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Just use OAV, and try to become treatment free.

Equipment cost:
  1. I'm assuming you have these: extension cord, gloves, power supply, small amount of aluminum foil (to make a cup in the heater), metal thing to hold the heater above wood, screened bottom boards
  2. immersion heater: $5-10
  3. ply wood: $5
  4. optional: mask $30
  5. optional: swimming goggles

If you don't use goggles, close your eyes when you are very close to the vapor. Instead of a mask, put a clip on your nose. When you're within 50 feet of the vapor, don't breathe.

Total equipment cost: $15
 

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Randy Oliver has a write up on using a garden sprayer and how to control the right amount. I find his site really hard to search and so did not take the time to find the link but if someone is interested, it is there.
Cheers
gww
 

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Interesting, it appears that I have misunderstood what seam of bees meant. I have been told that a maximum of 50 mL of oxalic acid solution should be applied to each colony (5 mL per seam, 10 seams). If I have a double brood box, is that 20 seams of bees? If so, do I reduce the dosage to 2.5 mL per seam to not exceed the 50 mL max?
See info in attached link. Randy indicates upwards of 100 mL for a double deep. Also note, tipping top brood and applying to every seam.

http://scientificbeekeeping.com/oxalic-dribble-tips/
 

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I have heard of such an event but it was unconfirmed. I carry a 1/2 bucket of water to cool off my vaporizer between treatments and a water spray bottle. I have never started a fire but have seen singed, burnt marks, on wood. My expanded brood chamber approach seems to eliminate hanging wax in the entrance area.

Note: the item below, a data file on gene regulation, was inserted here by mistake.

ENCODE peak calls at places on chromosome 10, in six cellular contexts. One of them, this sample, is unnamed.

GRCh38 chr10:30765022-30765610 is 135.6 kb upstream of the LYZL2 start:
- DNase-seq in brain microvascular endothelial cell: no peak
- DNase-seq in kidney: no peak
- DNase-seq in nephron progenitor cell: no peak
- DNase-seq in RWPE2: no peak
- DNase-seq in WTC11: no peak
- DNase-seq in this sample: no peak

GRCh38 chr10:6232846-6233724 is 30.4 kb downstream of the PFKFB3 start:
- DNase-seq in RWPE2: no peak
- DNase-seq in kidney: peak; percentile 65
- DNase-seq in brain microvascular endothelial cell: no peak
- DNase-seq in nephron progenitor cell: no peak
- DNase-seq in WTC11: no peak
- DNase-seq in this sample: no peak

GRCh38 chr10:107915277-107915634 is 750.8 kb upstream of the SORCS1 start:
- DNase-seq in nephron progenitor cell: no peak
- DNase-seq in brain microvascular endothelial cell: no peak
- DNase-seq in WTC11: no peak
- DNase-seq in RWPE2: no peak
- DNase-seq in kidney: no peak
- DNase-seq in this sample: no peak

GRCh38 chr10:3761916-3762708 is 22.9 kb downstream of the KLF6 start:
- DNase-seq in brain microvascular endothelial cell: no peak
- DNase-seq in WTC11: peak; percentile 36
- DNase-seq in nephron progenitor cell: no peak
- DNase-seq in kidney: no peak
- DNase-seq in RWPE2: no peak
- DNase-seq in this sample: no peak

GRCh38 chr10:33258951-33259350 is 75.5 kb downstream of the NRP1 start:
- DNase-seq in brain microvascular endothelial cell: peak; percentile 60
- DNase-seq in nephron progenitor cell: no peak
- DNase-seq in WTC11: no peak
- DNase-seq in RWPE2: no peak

I have confirmed that beeswax left in Vorrox vaporizer and powered for significantly longer than the prescribed time. This resulted in heating the beeswax followed by ignition. Think beeswax candles!
 

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LJ,
The Cushman study at #3 is a no sugar mix. Wonder how results compare to the usual (USA) mix. 62 % kill on a single treatment does not sound bad. Not clear if that was a total hive kill or an uncapped plus capped kill. Test was done a day or two weeks after treatment.

Have single story nucs that a dribble is much more appealing than smoking.

Anyone have thoughts /experience on sugarless v sugar dribble.
 

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I have not but it is doable. Forget the vaporizer in place and leave power on with bees wax close by or touching the pan in a somewhat closed area - ignition. I demonstrated this to myself - think it took about 15 minutes (conditions vary and time varies). Beeswax is candle material

I have not started a fire from my novice beginnings until now 6 years later and thousand plus applications of OAV.